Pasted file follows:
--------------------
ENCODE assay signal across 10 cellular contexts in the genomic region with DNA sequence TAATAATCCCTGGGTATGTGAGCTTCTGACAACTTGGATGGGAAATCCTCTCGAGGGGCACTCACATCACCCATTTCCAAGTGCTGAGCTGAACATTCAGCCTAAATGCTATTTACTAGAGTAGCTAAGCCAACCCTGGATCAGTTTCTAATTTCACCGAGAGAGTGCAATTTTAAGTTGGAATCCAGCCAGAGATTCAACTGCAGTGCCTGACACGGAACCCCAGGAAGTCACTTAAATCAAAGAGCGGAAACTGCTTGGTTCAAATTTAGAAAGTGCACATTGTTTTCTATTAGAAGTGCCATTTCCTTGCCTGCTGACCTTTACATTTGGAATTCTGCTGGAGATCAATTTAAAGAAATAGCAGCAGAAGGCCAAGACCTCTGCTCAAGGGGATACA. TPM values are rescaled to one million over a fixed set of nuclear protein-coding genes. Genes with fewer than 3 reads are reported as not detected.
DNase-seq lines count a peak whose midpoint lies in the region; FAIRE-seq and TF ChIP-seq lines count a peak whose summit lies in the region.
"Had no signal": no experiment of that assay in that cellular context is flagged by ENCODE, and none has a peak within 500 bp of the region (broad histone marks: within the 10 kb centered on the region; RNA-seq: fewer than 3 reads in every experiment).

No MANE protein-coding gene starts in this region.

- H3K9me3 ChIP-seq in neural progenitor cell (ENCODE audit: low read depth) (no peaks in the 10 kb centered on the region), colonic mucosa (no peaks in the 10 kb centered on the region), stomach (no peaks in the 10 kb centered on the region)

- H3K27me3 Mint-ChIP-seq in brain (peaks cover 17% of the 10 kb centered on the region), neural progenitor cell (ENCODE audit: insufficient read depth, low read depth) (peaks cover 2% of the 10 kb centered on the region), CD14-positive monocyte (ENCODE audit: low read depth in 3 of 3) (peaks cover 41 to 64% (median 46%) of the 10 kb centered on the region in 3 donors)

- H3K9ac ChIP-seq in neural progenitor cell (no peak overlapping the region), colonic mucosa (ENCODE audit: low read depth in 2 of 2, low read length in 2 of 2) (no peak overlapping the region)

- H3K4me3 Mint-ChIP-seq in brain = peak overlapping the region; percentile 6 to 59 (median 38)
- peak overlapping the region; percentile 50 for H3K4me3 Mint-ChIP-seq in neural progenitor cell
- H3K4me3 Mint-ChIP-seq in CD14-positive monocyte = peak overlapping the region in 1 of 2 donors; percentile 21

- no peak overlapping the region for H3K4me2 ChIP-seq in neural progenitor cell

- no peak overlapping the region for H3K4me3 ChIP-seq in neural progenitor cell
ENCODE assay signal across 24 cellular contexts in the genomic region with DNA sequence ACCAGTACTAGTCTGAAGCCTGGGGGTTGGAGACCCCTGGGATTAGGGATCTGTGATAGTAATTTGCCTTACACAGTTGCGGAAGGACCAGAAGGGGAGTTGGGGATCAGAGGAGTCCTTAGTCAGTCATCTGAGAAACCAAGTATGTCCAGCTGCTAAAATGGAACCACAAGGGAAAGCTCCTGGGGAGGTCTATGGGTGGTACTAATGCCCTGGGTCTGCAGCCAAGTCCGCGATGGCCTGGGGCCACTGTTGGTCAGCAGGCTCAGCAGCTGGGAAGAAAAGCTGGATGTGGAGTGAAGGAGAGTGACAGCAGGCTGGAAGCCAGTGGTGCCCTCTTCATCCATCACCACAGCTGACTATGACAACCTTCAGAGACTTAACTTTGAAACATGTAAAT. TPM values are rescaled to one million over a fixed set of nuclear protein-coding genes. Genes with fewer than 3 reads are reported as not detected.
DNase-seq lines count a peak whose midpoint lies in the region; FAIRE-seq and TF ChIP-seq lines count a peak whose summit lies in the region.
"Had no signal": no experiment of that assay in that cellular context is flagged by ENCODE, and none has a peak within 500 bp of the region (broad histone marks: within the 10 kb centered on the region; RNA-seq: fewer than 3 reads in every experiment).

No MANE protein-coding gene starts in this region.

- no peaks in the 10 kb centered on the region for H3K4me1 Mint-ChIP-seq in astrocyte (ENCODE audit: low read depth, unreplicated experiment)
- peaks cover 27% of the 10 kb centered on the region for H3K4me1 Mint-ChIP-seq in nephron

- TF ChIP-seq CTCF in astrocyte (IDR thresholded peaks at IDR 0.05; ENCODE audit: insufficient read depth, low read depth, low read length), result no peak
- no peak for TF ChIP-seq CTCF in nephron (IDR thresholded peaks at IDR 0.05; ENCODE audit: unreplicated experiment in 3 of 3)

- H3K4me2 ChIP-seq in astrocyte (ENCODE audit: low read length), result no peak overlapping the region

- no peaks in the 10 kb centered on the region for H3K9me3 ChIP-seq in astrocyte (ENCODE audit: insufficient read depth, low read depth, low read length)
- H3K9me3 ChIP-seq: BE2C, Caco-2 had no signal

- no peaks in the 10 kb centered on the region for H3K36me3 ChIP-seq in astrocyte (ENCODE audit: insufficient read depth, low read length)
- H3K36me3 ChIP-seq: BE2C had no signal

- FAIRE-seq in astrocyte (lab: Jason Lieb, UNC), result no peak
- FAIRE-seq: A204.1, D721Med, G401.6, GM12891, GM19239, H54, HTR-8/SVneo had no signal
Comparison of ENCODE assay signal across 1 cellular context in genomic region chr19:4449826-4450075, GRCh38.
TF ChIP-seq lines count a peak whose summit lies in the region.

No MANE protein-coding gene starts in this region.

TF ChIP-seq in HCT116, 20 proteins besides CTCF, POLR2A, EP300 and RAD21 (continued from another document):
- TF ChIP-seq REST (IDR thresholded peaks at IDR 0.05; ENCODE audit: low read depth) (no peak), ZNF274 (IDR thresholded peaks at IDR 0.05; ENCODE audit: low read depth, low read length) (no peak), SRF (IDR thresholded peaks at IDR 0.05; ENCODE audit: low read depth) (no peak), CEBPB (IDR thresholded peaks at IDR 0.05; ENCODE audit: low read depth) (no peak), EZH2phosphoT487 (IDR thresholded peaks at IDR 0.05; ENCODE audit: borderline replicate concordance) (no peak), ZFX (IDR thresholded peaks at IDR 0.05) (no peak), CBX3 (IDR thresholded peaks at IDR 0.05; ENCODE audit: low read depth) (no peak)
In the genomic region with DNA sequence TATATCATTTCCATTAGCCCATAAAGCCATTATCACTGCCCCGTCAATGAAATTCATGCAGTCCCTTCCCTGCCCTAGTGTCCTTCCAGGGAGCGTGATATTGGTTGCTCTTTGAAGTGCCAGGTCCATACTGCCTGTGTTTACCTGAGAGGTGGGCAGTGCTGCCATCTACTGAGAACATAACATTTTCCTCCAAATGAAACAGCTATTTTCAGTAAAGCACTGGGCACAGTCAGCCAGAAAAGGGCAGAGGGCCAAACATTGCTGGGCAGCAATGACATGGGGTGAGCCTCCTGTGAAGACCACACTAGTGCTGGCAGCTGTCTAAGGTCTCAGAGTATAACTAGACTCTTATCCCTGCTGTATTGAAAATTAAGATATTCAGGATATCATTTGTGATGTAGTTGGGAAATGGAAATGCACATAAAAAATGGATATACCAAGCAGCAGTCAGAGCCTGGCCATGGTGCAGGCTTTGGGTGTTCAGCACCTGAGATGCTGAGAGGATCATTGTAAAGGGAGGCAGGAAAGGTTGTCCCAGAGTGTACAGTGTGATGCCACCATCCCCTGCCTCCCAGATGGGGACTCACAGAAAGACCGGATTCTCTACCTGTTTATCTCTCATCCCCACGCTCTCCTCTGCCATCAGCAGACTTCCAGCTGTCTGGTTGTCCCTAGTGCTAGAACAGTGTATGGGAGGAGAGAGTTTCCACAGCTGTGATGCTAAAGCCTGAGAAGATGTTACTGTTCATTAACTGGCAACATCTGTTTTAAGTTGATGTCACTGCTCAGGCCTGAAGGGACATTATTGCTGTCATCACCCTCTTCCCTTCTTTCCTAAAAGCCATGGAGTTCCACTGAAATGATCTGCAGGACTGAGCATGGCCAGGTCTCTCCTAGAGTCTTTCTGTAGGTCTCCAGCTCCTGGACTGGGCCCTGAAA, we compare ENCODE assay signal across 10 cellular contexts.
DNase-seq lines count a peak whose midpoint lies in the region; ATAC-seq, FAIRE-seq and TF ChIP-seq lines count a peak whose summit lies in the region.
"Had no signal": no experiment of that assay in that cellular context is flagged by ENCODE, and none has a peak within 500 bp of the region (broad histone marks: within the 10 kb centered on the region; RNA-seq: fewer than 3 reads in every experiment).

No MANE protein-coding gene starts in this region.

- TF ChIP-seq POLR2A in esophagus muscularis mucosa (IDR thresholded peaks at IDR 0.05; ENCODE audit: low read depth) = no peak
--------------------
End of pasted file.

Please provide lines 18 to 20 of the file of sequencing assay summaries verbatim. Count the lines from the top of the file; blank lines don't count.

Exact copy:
- peaks cover 27% of the 10 kb centered on the region for H3K4me1 Mint-ChIP-seq in nephron

- TF ChIP-seq CTCF in astrocyte (IDR thresholded peaks at IDR 0.05; ENCODE audit: insufficient read depth, low read depth, low read length), result no peak
- no peak for TF ChIP-seq CTCF in nephron (IDR thresholded peaks at IDR 0.05; ENCODE audit: unreplicated experiment in 3 of 3)